Posts tagged: peanut

African Peanut Chicken Soup

African Chicken and Peanut SoupThis surprisingly delicious soup may sound odd to westerners, but the combination of peanut butter, tomatoes, and spices is truly a marvel of gastronomic achievement. Peanut is a definite presence in the soup, but is not the dominant flavor, which may sound impossible, but hey, would I lie to you? This is probably my favorite soup of all time. You can easily make a vegetarian version by using vegetable stock and it will be just as good. It is also so easy to make I force my 6 year old to make it for me as punishment for her misdeeds. She misbehaves a lot.

Ingredients:
4 cups chicken stock
as much or as little cooked chicken meat, to your preference
1 medium onion, chopped
1 medium sweet potato (or 1 15-ounce can of sweet potatoes, drained of syrup)
1 medium Granny Smith apple, chopped
1/2 cup creamy peanut butter
1-2 tbsp olive oil
1 15-ounce can of chopped tomatoes
2 cloves garlic, roughly chopped
1 tsp cumin
1 tsp curry
1 tsp cinnamon
salt & pepper to taste

Additional Ingredients (they add a nice background, use at your leisure):
1 tsp fresh ginger
1 pinch cayenne pepper (if you like heat)

Directions:
1. Bring the stock to a boil and add the all the ingredients except the chicken meat and peanut butter.

2. Simmer for about 30 minutes, allowing the sweet potato to soften, and then slowly add the peanut butter a bit at a time so that it melts well and into the soup.

3. Puree the soup either with a hand blender, or by transferring the soup to a blender and processing it in batches.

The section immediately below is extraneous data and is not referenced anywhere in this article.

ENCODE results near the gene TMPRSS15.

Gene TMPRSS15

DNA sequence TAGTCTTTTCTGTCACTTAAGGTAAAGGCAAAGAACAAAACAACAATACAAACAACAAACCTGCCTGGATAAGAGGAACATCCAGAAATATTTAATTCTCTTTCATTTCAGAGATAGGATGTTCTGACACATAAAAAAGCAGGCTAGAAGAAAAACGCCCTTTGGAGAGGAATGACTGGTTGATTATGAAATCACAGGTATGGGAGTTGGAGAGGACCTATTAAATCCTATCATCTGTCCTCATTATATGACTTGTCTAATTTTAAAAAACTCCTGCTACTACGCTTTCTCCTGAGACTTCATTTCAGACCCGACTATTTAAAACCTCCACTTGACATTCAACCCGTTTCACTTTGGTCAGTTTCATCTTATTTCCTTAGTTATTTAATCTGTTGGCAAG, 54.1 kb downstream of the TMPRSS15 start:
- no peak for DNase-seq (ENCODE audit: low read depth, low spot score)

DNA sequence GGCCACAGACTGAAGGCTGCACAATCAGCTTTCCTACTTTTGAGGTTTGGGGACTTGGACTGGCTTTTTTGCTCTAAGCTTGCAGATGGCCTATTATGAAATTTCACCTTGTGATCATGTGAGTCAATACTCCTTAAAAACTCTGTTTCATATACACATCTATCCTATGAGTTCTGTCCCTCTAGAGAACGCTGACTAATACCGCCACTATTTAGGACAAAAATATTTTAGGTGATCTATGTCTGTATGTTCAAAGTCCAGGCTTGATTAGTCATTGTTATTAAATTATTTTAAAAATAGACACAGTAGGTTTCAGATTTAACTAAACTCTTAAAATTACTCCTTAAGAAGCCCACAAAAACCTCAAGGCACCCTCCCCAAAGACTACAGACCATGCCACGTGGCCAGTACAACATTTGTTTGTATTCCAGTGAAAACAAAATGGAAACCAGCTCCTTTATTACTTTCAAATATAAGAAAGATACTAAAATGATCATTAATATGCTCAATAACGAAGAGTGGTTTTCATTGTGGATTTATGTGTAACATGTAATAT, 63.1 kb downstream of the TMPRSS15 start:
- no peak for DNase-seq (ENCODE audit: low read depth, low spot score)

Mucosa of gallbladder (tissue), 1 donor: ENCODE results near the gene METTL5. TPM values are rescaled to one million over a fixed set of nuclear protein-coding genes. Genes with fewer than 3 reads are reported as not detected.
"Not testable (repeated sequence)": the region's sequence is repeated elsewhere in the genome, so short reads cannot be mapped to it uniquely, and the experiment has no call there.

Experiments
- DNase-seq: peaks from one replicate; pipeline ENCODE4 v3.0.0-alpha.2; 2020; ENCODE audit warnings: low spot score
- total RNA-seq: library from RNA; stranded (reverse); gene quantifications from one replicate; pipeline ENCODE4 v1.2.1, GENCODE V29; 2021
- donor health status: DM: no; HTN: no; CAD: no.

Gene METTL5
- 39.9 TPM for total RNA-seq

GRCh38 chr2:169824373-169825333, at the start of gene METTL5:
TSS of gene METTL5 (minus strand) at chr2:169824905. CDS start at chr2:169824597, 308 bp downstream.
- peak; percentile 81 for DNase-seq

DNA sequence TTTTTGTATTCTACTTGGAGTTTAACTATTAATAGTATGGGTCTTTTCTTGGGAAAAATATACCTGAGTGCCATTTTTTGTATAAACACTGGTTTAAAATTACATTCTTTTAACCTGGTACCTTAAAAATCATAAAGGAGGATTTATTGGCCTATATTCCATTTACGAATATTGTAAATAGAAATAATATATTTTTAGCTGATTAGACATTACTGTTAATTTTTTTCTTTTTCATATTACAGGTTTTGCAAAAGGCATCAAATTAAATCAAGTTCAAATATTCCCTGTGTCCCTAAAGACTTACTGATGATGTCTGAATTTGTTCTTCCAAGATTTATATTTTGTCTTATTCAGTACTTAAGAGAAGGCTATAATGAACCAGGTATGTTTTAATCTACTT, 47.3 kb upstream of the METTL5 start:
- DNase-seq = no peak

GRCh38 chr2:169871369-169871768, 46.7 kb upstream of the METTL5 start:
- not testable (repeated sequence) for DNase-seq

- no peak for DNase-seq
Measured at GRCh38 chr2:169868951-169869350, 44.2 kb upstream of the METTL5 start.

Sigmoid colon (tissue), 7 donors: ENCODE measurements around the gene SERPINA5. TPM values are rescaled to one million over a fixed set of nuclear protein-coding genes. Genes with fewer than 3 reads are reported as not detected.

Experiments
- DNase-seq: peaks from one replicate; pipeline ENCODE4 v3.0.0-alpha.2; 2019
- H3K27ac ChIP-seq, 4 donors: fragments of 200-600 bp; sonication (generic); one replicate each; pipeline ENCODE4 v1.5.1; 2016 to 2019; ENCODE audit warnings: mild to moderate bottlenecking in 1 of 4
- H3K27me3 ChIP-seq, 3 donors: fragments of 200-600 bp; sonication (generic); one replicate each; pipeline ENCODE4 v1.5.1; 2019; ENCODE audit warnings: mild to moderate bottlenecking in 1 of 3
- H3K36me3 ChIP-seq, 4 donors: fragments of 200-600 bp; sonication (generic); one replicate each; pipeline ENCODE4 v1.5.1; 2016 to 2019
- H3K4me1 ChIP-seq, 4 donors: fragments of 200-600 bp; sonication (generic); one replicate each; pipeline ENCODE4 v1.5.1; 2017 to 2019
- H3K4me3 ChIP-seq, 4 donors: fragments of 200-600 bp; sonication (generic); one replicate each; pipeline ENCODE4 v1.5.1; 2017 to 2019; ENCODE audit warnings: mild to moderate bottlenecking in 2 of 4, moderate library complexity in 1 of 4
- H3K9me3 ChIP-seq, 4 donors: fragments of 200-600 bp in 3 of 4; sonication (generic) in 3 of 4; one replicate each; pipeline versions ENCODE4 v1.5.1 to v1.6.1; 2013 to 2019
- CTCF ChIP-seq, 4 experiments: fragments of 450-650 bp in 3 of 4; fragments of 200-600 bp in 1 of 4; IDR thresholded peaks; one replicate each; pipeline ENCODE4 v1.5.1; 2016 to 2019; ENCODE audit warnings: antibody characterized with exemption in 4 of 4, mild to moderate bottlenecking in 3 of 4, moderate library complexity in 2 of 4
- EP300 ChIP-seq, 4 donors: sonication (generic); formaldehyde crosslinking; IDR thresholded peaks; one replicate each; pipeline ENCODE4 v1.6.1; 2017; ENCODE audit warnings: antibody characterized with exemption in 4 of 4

4. Return the pureed soup to the pot, add the chicken, salt and pepper, and serve.

I prefer to make my own stock by putting a whole raw chicken or chicken pieces into a pot of water and boiling for an hour or so. You can then remove the meat and reserve it for later, and cook down the stock until you have about 4 cups. Also, this particular soup is very flexible. Change the amounts of different spices if you would like, I like a lot of cinnamon, which goes so well in this soup that it is astounding. The peanut butter is definitely present in this soup without it being cloying, though, but again, if you prefer more or less, experiment. I also tend to sprinkle a little crushed peanut onto the soup for a garnish when I’m taking a picture for this wildly popular blog, but don’t bother if I’m not serving to guests.

Peanut Butter Hot Chocolate

Hot chocolateWinter is here (sort of) and that means hot chocolate (or hot cocoa if you prefer).¬† I always make my hot chocolate¬†from scratch, and while there are plenty of mixes, it is neither hard nor time consuming to make hot chocolate yourself. While there is nothing wrong with hot chocolate from a mix (yes there is), if you want to make a memorable hot chocolate there is no better method than using the simplest of ingredients and taking the few minutes to mix it yourself. I like to one up everyone else by turning my hot chocolate into a liquid Reese’s peanut butter cup. It only takes a few minutes to make and you will not regret dirtying a pot for such a delicious treat.

Ingredients:
2 tsp cocoa powder (I prefer Droste, but any high quality cocoa powder will do)
2 heaping tsp sugar
1 cup +1 tsp milk
1 heaping tsp smooth peanut butter

Directions:
1. Heat 1 cup of milk in a pot until steaming .

2. Combine the cocoa powder and sugar in a cup.

3. Add 1 tsp of milk to the cup and stir the cocoa powder and sugar until you make a paste.

4. Add the warm milk to the cup, and stir until the paste has mixed well.

5. Add the peanut butter and stir slowly until it has melted into the hot chocolate.

6. Drink and think about how much better your hot chocolate is than your friends’.

N.B. There are a number of things that you can add instead of peanut butter to make a fantastic, warm winter drink. Try any of the following for something interesting: cinnamon, instant coffee, hazelnut liqueur (Frangelico), almond liqueur (Amaretto), peppermint schnapps, whipped cream, orange zest, vanilla, Nutella, or anything else that you like with your chocolate. Or do as the Aztecs did and add a bit of chili pepper, it is pretty interesting (while they didn’t use milk, who cares?)


French Hot Chocolate on Foodista